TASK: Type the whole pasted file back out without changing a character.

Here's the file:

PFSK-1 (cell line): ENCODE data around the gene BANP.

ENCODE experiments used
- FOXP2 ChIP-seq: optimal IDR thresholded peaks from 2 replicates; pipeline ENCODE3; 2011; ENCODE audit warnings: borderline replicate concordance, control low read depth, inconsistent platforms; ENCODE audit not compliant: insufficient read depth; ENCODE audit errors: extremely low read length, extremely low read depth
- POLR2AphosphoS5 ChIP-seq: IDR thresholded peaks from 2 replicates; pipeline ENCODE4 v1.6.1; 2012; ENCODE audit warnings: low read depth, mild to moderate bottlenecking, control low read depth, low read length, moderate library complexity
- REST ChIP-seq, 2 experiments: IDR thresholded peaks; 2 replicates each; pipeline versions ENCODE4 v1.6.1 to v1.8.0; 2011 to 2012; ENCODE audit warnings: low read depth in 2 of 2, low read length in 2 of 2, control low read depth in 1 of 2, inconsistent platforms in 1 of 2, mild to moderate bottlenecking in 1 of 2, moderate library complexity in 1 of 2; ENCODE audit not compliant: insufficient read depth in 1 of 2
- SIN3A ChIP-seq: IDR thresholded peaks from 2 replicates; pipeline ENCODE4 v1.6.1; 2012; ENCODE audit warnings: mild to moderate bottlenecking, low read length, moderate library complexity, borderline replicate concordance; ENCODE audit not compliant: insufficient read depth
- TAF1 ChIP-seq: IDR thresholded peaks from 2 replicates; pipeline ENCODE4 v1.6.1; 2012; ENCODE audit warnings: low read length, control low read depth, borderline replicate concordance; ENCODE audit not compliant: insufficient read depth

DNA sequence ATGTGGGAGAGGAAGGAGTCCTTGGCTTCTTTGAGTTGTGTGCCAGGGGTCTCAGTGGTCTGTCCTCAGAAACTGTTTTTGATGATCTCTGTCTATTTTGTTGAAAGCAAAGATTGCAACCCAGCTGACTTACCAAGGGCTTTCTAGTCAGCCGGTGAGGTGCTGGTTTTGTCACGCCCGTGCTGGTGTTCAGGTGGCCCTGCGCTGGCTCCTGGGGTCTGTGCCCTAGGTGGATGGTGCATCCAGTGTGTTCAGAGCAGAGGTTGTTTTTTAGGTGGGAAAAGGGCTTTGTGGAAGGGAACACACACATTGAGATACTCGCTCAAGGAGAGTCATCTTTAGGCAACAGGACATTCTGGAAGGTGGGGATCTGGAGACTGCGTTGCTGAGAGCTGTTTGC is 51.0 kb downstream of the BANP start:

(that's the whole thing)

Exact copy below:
PFSK-1 (cell line): ENCODE data around the gene BANP.

ENCODE experiments used
- FOXP2 ChIP-seq: optimal IDR thresholded peaks from 2 replicates; pipeline ENCODE3; 2011; ENCODE audit warnings: borderline replicate concordance, control low read depth, inconsistent platforms; ENCODE audit not compliant: insufficient read depth; ENCODE audit errors: extremely low read length, extremely low read depth
- POLR2AphosphoS5 ChIP-seq: IDR thresholded peaks from 2 replicates; pipeline ENCODE4 v1.6.1; 2012; ENCODE audit warnings: low read depth, mild to moderate bottlenecking, control low read depth, low read length, moderate library complexity
- REST ChIP-seq, 2 experiments: IDR thresholded peaks; 2 replicates each; pipeline versions ENCODE4 v1.6.1 to v1.8.0; 2011 to 2012; ENCODE audit warnings: low read depth in 2 of 2, low read length in 2 of 2, control low read depth in 1 of 2, inconsistent platforms in 1 of 2, mild to moderate bottlenecking in 1 of 2, moderate library complexity in 1 of 2; ENCODE audit not compliant: insufficient read depth in 1 of 2
- SIN3A ChIP-seq: IDR thresholded peaks from 2 replicates; pipeline ENCODE4 v1.6.1; 2012; ENCODE audit warnings: mild to moderate bottlenecking, low read length, moderate library complexity, borderline replicate concordance; ENCODE audit not compliant: insufficient read depth
- TAF1 ChIP-seq: IDR thresholded peaks from 2 replicates; pipeline ENCODE4 v1.6.1; 2012; ENCODE audit warnings: low read length, control low read depth, borderline replicate concordance; ENCODE audit not compliant: insufficient read depth

DNA sequence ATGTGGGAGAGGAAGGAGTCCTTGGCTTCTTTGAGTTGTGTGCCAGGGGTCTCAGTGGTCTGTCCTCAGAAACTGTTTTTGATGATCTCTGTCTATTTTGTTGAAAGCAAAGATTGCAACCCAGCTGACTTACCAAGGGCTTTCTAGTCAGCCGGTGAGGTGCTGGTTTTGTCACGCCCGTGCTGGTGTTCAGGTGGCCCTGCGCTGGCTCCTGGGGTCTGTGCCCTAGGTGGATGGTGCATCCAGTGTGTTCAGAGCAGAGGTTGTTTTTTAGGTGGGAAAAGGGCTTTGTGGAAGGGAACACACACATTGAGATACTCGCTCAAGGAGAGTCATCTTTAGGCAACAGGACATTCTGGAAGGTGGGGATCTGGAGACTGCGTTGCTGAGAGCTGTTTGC is 51.0 kb downstream of the BANP start: